Project Cosplay

Project Cosplay

This blog is about the behind-the-scenes aspect of the hobby. The process that makes it happen, tips, tutorials, memorable quotes, and the little moments that make it all worthwhile. Brought to you by mods (Xaynie & ElfGrove) and our cosplaying cohorts.

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Asker Anonymous Asks:
Hi there! So I recently got my first wig (from Arda) in the mail, and even though I've brushed it out, it still looks so clunky and big and fake on my head. My head is pretty small so maybe it's just me- but is there any way to make it thinner/not as bulky near the top? (It's a Ferrari in black) thank you!
projectcosplay projectcosplay Said:

I feel your pain there. Arda makes very nice wigs, but the cap size tends to run a bit larger, which means when you’ve got a small head, they don’t sit right. I also have this issue, which is why I rarely order from Arda despite liking both their selection and quality.

Re-sizing a wig smaller is a bit of work, but less work than making one bigger.

Luckily, the internet has our backs here, and there are a couple of tutorials on how to make the wigs smaller. Arda even endorses two of the three I’m posting.

For wigs that are too big near the crown: 

For wigs that are too large just all around:

minimortem asked:

I wish I could submit a picture to you so you don’t have to image search or anything, but I’m doing Police Officer Stocking from Panty & Stocking w/ Garterbelt and she has these weird strap thins on both her arms. I have no idea what they are! I have no idea how to make them either. I’d really appreciate your help :)

I pulled up some reference pictures from Google. I hope these are right as I’m unfamiliar with the show.

Non-specific details like this from a show actually work in your favor as a cosplayer, because without canon definition, those things on her arms are whatever you want them to be.

You can take some jewelry arm cuffs and make them black. You could size down some thin black belts to fit. You can sew together fabric of your choice, turn it inside-out and stiffen by inserting craft foam to make a simple strip, size it to your arms, and make it either a circle or close it with a snap, buckle, or velcro. You could cut black craft foam (or black elastic) and fasten it closed with the same methods as fabric. Really, it’s whatever is easiest on and looks best to you. I note that the reference pictures appear to have a silver detail. This can be a buckle, a dab of paint, or a silver jewelry finding from a craft store glued on.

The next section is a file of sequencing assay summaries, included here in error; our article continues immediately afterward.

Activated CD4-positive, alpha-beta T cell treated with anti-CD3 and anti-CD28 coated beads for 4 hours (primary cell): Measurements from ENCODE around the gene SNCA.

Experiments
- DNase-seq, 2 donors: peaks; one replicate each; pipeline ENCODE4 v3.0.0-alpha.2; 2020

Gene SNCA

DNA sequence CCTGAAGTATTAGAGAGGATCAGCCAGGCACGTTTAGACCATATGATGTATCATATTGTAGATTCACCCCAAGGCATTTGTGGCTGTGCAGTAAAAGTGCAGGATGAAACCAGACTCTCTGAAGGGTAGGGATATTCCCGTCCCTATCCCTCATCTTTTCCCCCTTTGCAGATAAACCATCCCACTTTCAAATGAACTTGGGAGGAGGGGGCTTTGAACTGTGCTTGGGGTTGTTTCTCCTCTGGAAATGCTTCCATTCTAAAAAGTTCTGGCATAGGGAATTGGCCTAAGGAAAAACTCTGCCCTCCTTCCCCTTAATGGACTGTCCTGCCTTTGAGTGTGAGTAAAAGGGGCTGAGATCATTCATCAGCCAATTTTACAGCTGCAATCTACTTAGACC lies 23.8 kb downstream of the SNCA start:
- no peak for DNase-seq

To wear this item, you should be able to just slide it up your arm. You may want to use foam mounting tape or fashion tape to secure it in place and avoid sliding.

Asker Anonymous Asks:
is there any way for someone who cant grow facial hair to get realistic looking stubble or scruffy facial hair on?
projectcosplay projectcosplay Said:

Hi! There’s actually a couple of methods available to you.

There are a variety of pre-made facial hair (both beards and sideburns) appliances out in the world that can be applied with spirit gum pretty much straight out of the package. They’re often sold at higher end costuming shops and wig retailers. I’ve never had need to shop for them myself, so I  cannot recommend a particular shop, but a quick Google search turned up this catalog just to give you an idea of some of the variety that’s out there: [link] (Please shop around to find the best deal.)

On a more DIY (and potentially cheaper) route, we’ve previously reblogged this tutorial [link] on using crepe hair to make a beard or stubble.

Additionally, there are a few purely make-up routes for getting the stubble effect. I like these tutorials:

okay, so I made a female version of Loki's armor (from the Avengers) and I have no idea how to fixate my armor on my shoulders and also the fact that my horns are a bit heavy and I don't know what to do.. Could you help?
projectcosplay projectcosplay Said:

Hi! I’m not sure how your armor is set up but we have a post on attaching armor which might help you:

As for the horns, are they fixated on a helmit or are they individual horns which you are attaching to your head? If you have a reference photo, it will help us help you! Thanks!